The Regional Science Academy, in cooperation with ICOMOS and UN-HABITAT UNIVERSITIES HUB, organized an “Advanced Brainstorm Carrefour (ABC) – Science of the City” meeting at the University Federico II, in Naples. Chaired by Luigi Fusco Girard, Peter Nijkamp and Karima Kourtit, the meeting was held in March 22 and 23, bringing together almost 20 experts who have provided a significant contribution to a fundamental reflection on the roots and effects of the modern city.
The focus of the meeting was not only on economic and social determinants of urban development, but also on architectural, ecological and mobility dimensions of modern cities. Major attention was paid to urban landscapes, urban environments, urban regeneration and revitalization, and creative urban ‘ambiances’, seen from the perspective that the ‘city is the home of man’ and assuming that there is by no means a uniform conceptual framework on the genesis and persistence of our ‘urban century’, nowadays often called the ‘New Urban World’.
This challenging effort was based on historical overviews, current paradigms and innovative Imagineering exercises on the essence of a city, based on fundamental contributions and thought provoking brainstorm sessions, with a view to the identification of research needs on future urban issues, in the light of the important global challenges that will be decisive for our urban futures. Clearly, such contributions transcended monodisciplinary borders and opened new perspectives on the future of the settlement patterns within the emerging ‘New Urban World’, calling for balanced policy principles in urban design.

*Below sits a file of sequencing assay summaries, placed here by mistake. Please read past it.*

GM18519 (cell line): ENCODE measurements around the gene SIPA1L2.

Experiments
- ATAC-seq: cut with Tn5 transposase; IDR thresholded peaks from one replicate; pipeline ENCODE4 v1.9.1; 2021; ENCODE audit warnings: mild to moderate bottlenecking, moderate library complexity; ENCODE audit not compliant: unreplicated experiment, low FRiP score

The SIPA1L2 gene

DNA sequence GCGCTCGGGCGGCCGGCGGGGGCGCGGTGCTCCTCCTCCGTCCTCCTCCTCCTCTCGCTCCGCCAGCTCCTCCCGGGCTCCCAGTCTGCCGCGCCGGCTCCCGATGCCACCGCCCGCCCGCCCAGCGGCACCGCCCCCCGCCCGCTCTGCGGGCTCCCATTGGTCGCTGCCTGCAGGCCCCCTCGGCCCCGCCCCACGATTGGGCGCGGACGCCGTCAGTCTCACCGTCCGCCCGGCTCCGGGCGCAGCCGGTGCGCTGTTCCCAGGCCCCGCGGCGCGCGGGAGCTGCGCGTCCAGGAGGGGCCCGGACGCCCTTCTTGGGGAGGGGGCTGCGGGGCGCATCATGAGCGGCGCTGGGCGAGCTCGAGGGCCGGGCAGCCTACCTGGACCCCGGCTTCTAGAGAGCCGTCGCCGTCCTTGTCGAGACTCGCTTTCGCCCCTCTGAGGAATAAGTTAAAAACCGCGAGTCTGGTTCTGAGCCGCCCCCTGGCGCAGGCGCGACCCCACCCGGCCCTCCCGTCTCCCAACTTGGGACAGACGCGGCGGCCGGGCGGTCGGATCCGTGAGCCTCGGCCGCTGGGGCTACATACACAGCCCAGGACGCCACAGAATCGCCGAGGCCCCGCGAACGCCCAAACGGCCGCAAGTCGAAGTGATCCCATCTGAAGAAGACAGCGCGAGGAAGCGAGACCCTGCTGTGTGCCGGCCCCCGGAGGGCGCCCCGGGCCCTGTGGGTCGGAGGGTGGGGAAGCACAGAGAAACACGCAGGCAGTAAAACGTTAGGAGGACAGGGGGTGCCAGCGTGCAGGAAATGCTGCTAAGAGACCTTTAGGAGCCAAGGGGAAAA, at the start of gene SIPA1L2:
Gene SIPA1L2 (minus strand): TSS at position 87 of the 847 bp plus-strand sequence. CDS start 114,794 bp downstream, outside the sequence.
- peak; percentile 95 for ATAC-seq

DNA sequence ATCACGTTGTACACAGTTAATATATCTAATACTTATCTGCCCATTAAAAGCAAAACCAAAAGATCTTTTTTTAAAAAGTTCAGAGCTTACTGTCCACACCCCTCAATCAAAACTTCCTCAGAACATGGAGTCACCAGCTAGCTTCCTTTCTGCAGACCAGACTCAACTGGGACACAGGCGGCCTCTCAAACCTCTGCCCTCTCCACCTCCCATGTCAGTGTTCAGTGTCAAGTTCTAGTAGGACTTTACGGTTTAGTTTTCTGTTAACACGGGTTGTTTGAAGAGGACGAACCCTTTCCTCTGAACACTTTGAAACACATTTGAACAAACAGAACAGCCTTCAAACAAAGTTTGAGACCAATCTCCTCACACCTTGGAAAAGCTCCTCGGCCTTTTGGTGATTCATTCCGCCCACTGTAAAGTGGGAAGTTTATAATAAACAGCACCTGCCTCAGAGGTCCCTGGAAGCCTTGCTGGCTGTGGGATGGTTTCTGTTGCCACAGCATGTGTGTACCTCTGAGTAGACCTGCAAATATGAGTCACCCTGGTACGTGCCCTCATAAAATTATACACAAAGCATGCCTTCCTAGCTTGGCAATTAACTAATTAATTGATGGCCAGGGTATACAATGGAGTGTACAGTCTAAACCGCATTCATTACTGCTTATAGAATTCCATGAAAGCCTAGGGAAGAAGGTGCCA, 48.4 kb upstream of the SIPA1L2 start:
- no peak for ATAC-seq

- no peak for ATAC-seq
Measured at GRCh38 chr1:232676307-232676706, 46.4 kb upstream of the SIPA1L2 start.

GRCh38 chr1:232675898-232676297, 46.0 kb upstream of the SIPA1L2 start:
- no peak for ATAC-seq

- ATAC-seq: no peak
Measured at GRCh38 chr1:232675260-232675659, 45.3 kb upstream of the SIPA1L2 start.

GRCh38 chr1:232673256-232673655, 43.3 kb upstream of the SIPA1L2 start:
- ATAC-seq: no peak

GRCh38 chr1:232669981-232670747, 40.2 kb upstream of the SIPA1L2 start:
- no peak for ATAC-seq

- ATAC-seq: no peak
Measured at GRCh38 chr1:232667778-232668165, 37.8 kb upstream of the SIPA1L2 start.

In order to explore the unknown future of the ‘urban century’, the challenges put forward in the ‘2030 Agenda’ of the UN General Assembly (which provides a historic vision for improving the living conditions of our society) as well as the Paris COP21 document ( which makes a convincing plea for a de-carbonization of local, regional and national economies) were also addressed. These documents call for a strong scientific orientation on urban issues, while all 16/17 strategic goals (and the resulting 169 targets) have to be realized within the physical space of cities and territories. This may lead to the need for urban sustainability science as a unifying principle connecting important policy issues such as climate change, environment, poverty, safety, dense urbanisation, knowledge creation and spillover, etc.
City science is not an isolated island activity. It ought to be positioned in a broader context of international knowledge acquisition and dissemination. Against this background, the ABC in Napoli has positioned the ‘Science for the City’ challenge in the context of the UN Habitat HUB of Universities initiative on ‘Urban Regeneration’ from a global perspective. It is clear that joining forces is one of the ambitious goals of this ABC under the auspices of the Regional Science Academy.